PHE has identified 77 cases of this variant in the UK and all appropriate public health interventions will be undertaken, including enhanced contact tracing.

This variant has been designated VUI-21APR-01. PHE and international partners continue to monitor the situation closely.

Tuesday 16 March

Two additional cases of Variant of Concern VOC-21JAN-02 (P.1) found in England

Two more cases of the Variant of Concern VOC-21JAN-02 (P.1) have been identified in England – one in the West Midlands and one in Haringey, London.

Both cases are linked with international travel to Brazil. The case in the West Midlands was identified following their arrival at Birmingham Airport, where they were tested and quarantined as part of the managed hotel quarantine process.

The London case was picked up through surge testing. Surge testing will be stepped up in the affected area, and contact tracing teams have undertaken a comprehensive investigation to identify any further contacts.

The latest cases bring the total number of P.1 variant cases in the UK to 12 – 9 in England and 3 in Scotland, all of which have links to travel or to a previously confirmed case that has travelled to Brazil.

New Variant Under Investigation (VUI) designated

A new variant has been designated a Variant Under Investigation (VUI) by Public Health England (PHE).

On 9 March, PHE noted a report of 33 cases of a new variant reported by the Philippines. The variant includes a number of notable mutations including E484K and N501Y, which are found in several other variants of concern.

PHE has identified 2 cases of this variant in England. One of the cases is linked with international travel and the other is currently under investigation. All appropriate public health interventions are being undertaken.

This variant has been designated VUI-21MAR-02 (P.3). PHE and international partners continue to monitor the situation closely.

Saturday 13 March

Four more cases of Variant of Concern VOC-202101/02 (P.1) found in England

Four more cases of the Variant of Concern VOC-202101/02, also known as P.1, have been identified in England – 3 in South Gloucestershire and one in Bradford, West Yorkshire.

The cases in South Gloucestershire are all close or household contacts of the 2 existing P.1 cases in the area. They were offered testing in response to the initial cases.

Specialist contact tracing teams have undertaken a comprehensive investigation to identify any further contacts and additional testing has been in place since the initial cases were identified.

The individual in Bradford tested positive for coronavirus (COVID-19) in late February after travelling back from Brazil via Paris on 14 February 2021. Subsequent genomic sequencing confirmed the case as the P.1 variant. Contact tracing teams have followed up close contacts of the individual and advised them to isolate and get a test.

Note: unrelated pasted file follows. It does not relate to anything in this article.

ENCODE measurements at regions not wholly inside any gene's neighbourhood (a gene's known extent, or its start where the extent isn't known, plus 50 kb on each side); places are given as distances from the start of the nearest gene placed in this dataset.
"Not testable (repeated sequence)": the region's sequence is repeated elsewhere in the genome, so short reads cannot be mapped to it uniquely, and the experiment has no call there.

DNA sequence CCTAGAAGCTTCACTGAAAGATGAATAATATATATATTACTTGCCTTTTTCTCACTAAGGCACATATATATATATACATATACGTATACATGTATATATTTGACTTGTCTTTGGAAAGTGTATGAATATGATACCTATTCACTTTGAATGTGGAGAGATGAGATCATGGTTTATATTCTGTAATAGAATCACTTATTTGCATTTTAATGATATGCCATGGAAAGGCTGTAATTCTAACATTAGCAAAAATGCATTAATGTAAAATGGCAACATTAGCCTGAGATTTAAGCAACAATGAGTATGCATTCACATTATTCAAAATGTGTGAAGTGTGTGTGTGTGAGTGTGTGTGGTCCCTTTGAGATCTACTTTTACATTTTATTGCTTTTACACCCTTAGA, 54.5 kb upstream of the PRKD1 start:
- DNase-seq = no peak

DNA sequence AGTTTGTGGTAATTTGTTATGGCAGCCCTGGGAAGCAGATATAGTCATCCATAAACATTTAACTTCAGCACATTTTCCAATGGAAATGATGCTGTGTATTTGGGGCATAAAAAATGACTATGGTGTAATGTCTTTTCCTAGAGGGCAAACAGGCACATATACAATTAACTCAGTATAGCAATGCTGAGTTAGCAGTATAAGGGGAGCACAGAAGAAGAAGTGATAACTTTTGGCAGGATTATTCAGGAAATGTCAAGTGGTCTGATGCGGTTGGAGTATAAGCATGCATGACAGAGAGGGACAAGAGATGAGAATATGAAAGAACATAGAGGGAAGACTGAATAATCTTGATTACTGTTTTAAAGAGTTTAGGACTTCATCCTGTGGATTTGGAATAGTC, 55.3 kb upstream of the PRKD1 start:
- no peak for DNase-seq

The latest cases bring the total number of P.1 variant cases in the UK to 10 – 7 in England and 3 in Scotland, all of which have links to travel or to a previously confirmed case that has travelled to Brazil.

New Variant Under Investigation (VUI) designated in UK

A new variant identified in the UK has been designated a Variant Under Investigation (VUI) by PHE.

VUI-202103/01 (lineage B.1.324.1) was designated a VUI on 4 March after 2 cases were found in the South East of England in individuals who had recently travelled to Antigua. Despite the travel history of these cases there is no scientific evidence to determine where this variant first emerged.

The variant contains the spike mutations E484K and N501Y, both usually associated with variants of concern (VOC), however it does not feature specific deletions that would lead to a designation as a VOC.

Contact tracing teams have completed thorough investigations to identify and follow up any close contacts and no additional cases have been found to date.

Friday 5 March

Contact tracers successfully identify sixth case of P.1 Variant of Concern

PHE and NHS Test and Trace teams have successfully located the third individual in England who tested positive for the P.1 Variant of Concern that originated in Manaus, Brazil.

Tracing teams narrowed their search to a small number of households in Croydon, South London, when an individual from the borough made themselves known by responding to calls made by specialist contact tracers.

NHS Test and Trace were then able to match the barcode from the individual’s testing pack to the variant test result.

PHE is now carrying out enhanced contact tracing with the individual and other members of their household. The case had been in contact with an individual who travelled from Brazil in early February.

Although investigations are ongoing, current early indications are that all members of the household isolated for the correct amount of time after the traveller returned and after the case developed symptoms.

Doctor Fu-Meng Khaw, Strategic Response Director for PHE and Deputy Chief Medical Adviser for Test and Trace, said:

The identification of this individual is the result of an enormous collaborative effort between specialist teams at NHS Test and Trace and Public Health England.

Staff have been working around the clock to pursue every line of investigation and this is a fantastic result that enables us to fully investigate the circumstances around the case and reduce the risk of onward transmission.

As an additional precaution, we’re working closely with Croydon Council to put in place further testing in the area.

We are continuing to monitor all variants closely and the best way to protect against all COVID-19 infections is to remember the basics of Hands, Face, Space.

Thursday 4 March

New Variant Under Investigation designated in the UK

Sixteen cases of a new variant, VUI-202102/04 (lineage B.1.1.318), have been identified in the UK. The variant has been designated a Variant Under Investigation (VUI) by Public Health England (PHE).